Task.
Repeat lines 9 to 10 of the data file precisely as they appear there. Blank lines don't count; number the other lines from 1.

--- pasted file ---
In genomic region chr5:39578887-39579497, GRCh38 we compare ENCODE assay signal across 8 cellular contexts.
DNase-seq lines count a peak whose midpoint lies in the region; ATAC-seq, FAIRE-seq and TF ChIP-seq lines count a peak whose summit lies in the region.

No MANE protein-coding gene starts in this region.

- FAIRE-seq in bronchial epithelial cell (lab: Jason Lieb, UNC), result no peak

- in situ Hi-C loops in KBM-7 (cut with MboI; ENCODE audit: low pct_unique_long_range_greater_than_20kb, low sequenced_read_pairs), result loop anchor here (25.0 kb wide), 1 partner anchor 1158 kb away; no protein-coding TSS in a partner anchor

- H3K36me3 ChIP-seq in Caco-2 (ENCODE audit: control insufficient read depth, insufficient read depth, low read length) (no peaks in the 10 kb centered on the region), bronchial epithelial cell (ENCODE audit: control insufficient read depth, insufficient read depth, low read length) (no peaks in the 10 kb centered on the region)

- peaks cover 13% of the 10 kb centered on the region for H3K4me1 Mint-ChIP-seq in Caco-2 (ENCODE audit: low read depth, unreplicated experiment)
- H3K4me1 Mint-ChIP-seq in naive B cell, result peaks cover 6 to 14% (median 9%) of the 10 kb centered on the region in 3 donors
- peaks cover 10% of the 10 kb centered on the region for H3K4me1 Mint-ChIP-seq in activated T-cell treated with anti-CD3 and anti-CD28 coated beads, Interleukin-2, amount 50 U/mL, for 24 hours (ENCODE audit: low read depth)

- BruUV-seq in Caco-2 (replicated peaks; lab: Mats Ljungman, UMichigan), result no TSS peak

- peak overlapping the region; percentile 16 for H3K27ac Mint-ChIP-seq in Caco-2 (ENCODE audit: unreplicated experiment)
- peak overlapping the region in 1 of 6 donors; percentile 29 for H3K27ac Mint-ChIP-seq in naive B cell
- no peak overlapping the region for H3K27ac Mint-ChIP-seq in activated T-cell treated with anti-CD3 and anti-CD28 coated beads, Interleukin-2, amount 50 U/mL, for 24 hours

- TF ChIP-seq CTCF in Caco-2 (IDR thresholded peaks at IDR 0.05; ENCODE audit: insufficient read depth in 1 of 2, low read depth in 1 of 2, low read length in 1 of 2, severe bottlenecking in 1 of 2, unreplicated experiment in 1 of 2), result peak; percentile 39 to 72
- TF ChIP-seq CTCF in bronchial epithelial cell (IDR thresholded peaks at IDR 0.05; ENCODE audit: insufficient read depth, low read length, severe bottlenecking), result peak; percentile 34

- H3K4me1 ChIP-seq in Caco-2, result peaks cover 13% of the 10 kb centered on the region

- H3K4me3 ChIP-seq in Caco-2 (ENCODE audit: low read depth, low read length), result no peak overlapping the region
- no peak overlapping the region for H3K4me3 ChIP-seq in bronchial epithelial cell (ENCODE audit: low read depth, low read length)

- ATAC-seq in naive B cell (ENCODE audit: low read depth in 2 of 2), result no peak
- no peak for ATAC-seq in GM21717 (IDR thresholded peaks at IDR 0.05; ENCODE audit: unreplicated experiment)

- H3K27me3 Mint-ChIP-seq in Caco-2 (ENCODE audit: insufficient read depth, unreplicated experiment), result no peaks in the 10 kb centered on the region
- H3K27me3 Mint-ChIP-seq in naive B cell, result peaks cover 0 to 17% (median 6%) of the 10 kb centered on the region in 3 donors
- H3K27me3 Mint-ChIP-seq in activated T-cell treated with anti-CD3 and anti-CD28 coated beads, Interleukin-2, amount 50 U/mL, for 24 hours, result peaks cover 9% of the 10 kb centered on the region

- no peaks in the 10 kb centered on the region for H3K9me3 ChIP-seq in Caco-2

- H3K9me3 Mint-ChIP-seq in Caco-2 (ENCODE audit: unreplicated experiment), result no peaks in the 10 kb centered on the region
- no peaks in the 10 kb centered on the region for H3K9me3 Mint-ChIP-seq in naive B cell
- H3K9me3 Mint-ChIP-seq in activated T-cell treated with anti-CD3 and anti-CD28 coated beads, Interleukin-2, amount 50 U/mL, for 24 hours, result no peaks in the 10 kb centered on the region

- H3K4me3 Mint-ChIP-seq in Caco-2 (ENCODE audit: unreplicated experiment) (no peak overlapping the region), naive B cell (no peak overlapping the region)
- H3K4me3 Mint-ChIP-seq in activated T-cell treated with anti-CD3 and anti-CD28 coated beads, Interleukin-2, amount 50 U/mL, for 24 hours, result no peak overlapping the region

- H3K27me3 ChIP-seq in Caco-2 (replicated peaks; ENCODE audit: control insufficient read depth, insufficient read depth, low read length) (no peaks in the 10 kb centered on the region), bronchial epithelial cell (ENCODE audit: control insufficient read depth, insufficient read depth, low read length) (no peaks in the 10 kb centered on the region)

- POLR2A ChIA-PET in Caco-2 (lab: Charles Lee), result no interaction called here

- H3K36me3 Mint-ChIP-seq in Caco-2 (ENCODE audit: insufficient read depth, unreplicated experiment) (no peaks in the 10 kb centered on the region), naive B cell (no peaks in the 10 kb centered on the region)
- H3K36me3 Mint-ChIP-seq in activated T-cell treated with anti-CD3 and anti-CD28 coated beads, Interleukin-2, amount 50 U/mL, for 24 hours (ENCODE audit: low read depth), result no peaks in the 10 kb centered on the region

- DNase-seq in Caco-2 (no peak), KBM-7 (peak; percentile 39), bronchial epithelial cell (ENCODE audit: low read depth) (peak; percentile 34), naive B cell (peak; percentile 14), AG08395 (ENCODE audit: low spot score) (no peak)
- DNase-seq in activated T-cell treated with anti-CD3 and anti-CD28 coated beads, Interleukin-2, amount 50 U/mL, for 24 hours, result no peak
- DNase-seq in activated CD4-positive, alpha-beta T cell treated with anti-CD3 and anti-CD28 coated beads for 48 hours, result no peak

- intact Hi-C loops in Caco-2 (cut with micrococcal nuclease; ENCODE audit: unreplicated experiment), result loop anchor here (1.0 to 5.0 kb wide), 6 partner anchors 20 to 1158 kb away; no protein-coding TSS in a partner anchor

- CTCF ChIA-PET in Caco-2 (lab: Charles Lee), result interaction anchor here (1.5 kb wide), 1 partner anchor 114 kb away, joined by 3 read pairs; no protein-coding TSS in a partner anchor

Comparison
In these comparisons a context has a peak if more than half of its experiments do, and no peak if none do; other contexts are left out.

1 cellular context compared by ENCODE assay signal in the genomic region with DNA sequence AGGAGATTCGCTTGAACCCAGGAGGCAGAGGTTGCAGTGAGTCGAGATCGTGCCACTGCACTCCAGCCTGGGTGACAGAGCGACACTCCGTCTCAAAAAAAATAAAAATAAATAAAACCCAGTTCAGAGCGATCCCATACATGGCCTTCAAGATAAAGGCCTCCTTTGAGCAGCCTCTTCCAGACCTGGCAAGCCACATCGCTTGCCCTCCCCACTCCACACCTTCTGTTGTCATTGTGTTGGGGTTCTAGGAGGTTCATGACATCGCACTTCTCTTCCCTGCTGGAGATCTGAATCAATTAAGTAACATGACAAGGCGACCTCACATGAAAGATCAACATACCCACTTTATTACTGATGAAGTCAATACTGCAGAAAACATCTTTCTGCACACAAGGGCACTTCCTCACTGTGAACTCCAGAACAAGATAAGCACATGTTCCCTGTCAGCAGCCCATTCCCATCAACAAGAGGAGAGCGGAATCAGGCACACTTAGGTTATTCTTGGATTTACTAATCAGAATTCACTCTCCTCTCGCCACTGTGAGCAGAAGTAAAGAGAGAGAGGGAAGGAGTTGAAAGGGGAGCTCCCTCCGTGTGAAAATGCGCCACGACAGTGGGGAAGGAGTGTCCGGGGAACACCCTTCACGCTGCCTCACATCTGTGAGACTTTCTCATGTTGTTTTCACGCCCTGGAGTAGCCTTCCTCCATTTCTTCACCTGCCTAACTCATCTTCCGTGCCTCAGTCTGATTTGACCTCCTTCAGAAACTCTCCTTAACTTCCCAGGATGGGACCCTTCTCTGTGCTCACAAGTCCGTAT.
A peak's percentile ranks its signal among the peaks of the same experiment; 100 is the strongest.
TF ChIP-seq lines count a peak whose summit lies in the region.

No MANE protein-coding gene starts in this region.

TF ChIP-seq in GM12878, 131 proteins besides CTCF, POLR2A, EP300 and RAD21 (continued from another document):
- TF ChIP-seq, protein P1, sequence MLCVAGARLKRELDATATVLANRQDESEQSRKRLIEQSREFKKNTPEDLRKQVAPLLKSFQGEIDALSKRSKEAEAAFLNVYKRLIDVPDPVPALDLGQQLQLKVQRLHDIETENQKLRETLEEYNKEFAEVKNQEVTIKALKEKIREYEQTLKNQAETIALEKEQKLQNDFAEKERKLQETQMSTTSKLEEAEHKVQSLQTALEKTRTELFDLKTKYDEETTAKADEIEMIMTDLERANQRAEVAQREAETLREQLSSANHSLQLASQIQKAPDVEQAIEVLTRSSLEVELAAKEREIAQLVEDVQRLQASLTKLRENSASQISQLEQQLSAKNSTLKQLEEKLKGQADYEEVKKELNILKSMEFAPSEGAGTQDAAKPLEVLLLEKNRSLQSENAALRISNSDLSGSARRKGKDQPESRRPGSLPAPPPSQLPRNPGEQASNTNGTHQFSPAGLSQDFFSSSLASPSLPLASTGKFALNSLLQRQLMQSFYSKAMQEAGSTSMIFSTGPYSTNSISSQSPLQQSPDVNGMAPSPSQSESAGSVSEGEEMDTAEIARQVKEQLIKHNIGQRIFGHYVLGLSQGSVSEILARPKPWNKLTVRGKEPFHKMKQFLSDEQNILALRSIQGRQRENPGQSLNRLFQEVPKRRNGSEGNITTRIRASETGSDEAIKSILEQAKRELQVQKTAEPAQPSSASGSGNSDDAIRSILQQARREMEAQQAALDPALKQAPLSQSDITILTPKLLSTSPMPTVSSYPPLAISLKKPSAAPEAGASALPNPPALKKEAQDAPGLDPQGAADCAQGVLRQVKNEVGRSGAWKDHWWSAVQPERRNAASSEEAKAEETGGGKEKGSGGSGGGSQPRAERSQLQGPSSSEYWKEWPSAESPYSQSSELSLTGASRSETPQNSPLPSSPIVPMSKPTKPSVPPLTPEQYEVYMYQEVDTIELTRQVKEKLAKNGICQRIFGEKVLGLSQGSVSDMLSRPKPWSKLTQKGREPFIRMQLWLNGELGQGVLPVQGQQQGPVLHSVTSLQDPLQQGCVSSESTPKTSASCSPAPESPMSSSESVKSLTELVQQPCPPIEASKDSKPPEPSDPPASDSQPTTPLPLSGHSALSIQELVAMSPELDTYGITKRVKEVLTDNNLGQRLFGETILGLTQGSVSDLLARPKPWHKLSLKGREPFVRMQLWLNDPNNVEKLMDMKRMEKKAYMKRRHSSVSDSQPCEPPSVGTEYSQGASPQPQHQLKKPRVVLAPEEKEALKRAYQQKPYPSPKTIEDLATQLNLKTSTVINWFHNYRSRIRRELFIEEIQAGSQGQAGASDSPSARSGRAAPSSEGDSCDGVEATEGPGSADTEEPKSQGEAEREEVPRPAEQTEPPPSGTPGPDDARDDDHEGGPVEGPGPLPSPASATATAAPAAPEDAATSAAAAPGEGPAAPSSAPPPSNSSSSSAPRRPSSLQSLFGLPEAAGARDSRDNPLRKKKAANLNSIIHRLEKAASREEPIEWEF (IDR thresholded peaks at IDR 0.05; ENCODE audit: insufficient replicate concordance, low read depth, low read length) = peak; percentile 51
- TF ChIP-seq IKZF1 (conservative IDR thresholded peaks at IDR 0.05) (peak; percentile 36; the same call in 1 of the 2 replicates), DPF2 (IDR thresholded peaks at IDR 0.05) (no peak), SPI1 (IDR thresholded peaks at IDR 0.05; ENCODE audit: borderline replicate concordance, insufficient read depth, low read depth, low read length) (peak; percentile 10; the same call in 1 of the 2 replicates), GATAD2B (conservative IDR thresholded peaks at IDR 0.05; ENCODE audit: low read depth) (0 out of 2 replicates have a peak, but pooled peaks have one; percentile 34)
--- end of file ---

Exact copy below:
- peaks cover 10% of the 10 kb centered on the region for H3K4me1 Mint-ChIP-seq in activated T-cell treated with anti-CD3 and anti-CD28 coated beads, Interleukin-2, amount 50 U/mL, for 24 hours (ENCODE audit: low read depth)

- BruUV-seq in Caco-2 (replicated peaks; lab: Mats Ljungman, UMichigan), result no TSS peak